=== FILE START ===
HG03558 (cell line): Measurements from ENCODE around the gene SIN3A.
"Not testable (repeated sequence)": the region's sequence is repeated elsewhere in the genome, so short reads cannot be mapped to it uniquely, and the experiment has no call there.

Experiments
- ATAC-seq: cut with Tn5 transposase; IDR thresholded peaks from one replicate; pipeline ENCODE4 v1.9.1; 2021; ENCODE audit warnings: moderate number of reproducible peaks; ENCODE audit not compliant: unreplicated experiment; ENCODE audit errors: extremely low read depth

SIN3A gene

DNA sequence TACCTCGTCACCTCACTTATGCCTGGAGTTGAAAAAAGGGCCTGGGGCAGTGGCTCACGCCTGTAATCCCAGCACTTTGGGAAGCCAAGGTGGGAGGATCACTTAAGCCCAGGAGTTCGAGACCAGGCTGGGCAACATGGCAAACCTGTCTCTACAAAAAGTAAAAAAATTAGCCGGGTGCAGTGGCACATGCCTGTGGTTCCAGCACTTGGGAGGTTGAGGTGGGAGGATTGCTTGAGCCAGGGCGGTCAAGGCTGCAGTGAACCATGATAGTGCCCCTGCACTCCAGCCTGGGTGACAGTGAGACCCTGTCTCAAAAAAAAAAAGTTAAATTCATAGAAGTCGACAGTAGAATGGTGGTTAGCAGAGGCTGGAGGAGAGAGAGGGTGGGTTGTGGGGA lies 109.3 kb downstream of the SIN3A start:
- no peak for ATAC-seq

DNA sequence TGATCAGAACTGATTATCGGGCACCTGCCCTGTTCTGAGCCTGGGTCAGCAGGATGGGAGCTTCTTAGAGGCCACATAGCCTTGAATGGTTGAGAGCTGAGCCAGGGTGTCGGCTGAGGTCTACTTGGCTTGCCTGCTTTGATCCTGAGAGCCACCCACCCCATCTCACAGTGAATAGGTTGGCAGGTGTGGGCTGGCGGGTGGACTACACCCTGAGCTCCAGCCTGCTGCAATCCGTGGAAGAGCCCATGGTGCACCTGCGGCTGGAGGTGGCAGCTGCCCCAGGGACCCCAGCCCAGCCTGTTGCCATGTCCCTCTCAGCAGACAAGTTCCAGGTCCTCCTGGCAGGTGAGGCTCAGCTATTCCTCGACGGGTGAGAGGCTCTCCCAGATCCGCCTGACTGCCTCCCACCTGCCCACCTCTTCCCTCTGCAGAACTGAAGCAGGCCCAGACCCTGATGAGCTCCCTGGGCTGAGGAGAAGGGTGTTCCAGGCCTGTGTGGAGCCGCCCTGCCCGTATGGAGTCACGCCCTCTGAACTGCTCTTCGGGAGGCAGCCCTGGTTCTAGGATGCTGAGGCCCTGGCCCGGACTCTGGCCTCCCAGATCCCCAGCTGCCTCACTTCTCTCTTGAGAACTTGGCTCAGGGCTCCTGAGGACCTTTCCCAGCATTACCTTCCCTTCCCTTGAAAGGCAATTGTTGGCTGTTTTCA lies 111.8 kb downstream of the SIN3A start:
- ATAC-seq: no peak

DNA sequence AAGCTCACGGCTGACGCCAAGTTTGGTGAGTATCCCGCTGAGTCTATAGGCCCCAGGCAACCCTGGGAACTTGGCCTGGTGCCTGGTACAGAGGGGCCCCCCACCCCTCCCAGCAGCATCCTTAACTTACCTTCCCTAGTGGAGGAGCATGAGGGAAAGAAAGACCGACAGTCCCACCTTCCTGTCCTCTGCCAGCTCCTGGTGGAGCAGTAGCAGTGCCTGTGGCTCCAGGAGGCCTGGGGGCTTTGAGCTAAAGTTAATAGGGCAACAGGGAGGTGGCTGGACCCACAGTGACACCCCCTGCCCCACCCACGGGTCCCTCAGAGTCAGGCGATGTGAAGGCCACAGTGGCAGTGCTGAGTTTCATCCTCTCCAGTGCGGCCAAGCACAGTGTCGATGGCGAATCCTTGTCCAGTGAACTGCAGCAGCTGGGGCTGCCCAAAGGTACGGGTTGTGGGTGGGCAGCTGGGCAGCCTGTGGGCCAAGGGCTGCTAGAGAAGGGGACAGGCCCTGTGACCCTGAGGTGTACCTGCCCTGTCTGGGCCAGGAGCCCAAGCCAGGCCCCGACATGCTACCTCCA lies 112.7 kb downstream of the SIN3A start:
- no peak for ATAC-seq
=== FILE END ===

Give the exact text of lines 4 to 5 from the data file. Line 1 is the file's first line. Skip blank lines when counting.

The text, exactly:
- ATAC-seq: cut with Tn5 transposase; IDR thresholded peaks from one replicate; pipeline ENCODE4 v1.9.1; 2021; ENCODE audit warnings: moderate number of reproducible peaks; ENCODE audit not compliant: unreplicated experiment; ENCODE audit errors: extremely low read depth

SIN3A gene